The UK Supreme Court has rejected the notion that every An individual who can be identified or is identifiable from data. affected by a ‘non-trivial’ breach of the Data Protection Act 1998 is entitled to an award of compensation for the mere “loss of control” of their Information which relates to an identified or identifiable natural person.. The court, instead, confirmed that an award of compensation can be made only if the data subject suffered some form of material damage; for example, tangible financial loss or if they suffered demonstrable distress.
The Supreme Court found that the claim raised against Google was not viable as a representative action for damages. Lloyd, a former executive director at Which?, disavowed the individual circumstances of each of the millions of individuals who he claimed were a part of the represented class. The Supreme Court found that this approach was impermissible in principle. It stated that Lloyd had to show that each of those individuals had both suffered a breach of their rights and suffered damage as a result of that breach. Similar cases have been put on hold as a result of the Supreme Court’s decision; these include cases against Marriott Hotels, Facebook, and TikTok.
The case concerned Google’s placing of advertising Data which tracks a visitor’s movement on a website and remembers their behaviour and preferences. on iPhones using Apple’s ‘Safari’ browser in England and Wales between August 2011 and February 2012. Google rolled out their “social ads” on its discontinued Google+ service, claiming that data privacy was protected through the segregation of data. This worked well on other browsers, but this failed on Safari due to its handling of third-party cookies. Google’s workaround was to implement ‘DoubleClick’ advertising cookies, set in a third-party context. Because Safari was unable to use this, at the time, it was claimed that the DoubleClick cookies were set without users’ An unambiguous, informed and freely given indication by an individual agreeing to their personal data being processed..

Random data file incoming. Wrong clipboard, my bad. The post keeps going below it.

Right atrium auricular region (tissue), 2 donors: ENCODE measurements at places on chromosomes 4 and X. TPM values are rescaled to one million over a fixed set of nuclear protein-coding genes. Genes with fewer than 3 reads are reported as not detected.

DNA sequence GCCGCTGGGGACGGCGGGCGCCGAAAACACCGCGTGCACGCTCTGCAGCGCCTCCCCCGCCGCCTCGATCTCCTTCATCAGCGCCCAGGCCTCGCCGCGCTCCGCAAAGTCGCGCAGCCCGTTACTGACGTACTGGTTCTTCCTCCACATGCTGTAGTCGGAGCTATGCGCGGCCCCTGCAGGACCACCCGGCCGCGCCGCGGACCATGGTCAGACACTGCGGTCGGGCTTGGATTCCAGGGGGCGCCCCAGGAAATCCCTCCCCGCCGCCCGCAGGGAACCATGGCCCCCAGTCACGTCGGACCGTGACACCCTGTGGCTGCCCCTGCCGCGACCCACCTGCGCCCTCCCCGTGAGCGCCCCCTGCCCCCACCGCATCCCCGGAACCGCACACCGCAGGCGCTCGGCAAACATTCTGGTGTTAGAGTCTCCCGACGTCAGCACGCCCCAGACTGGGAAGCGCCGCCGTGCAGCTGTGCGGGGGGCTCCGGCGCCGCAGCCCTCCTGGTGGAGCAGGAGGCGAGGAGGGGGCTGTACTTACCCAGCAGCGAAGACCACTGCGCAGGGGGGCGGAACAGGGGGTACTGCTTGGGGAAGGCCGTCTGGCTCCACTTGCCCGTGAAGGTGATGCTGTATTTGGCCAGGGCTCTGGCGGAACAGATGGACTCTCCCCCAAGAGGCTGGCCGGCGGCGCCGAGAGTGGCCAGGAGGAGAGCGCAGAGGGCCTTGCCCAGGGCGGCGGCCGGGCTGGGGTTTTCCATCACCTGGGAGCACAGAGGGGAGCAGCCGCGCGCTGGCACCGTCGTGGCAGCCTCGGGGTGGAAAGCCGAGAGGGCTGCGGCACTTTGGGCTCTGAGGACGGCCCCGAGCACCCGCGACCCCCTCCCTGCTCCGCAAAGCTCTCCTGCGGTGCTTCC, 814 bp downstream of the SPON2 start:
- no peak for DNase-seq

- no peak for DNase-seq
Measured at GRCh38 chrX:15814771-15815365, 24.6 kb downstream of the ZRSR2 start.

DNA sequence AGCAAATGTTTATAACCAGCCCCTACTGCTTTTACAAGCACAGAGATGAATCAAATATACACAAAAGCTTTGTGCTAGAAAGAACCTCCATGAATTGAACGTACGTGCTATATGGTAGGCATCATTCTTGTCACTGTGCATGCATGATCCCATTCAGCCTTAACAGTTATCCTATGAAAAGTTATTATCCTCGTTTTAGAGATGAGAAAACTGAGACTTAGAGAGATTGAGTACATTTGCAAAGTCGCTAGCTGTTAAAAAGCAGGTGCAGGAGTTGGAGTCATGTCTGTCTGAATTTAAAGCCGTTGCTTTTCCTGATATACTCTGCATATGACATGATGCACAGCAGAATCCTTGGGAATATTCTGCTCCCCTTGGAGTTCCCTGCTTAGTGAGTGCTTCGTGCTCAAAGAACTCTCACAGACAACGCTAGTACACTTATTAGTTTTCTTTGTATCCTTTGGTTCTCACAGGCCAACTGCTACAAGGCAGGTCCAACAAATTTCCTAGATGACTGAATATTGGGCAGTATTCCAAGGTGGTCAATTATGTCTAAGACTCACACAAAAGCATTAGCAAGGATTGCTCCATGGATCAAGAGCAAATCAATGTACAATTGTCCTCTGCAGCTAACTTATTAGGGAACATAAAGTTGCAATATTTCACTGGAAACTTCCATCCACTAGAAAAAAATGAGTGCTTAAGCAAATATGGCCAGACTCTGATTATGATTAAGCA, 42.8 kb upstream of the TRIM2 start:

The judgment was given by Lord Leggatt, and agreed by the other four judges, who made it clear that his analysis relates to the position under the 1998 Data Protection Act – not The UK General Data Protection Regulation. Before leaving the EU, the UK transposed the GDPR into UK law through the Data Protection Act 2018. This became the UK GDPR on 1st January 2021 when the UK formally exited the EU. and the 2018 Data Protection Act. Despite this, the judgment confirms that there are distinct differences between data protection and misuse of private information as causes of action. The decision brings the position firmly in line with the outcome of the Government’s consultation conducted last winter, possibly introducing a bespoke An approved and established way of completing a certain task. for opt-out class actions in the data protection space.
Although this case was about data protection under the old 1998 Data Protection Act, there may be some key takeaways from this case. This case was to do with representation action, which is an opt-out model, meaning everyone within a class of people is included in the action unless they A positive action to choose not to be part of an activity or to stop being involved in it.. This type of litigation has been allowed in the past and was used in the British Airways case. It also seems that there is a shift to get claimants to go to county courts, rather than the bigger courts, for smaller induvial claims; this often means that the compensation tends to be significantly lower and be more favourable towards the defendants.
As this was decided using the old law, it will be interesting to see if similar reasoning will apply to the UK GDPR. Article 82 makes it clear that there can be ‘material’ or ‘non-material’ damage, and both are entitled to compensation. In addition, Recital 85 makes it clear that ‘loss of control’ is enough to turn an incident into a data breach, which can itself trigger compensation.
You can find out more about the Supreme Court case here, including the full judgement and the videos from the sessions and the judgment summary.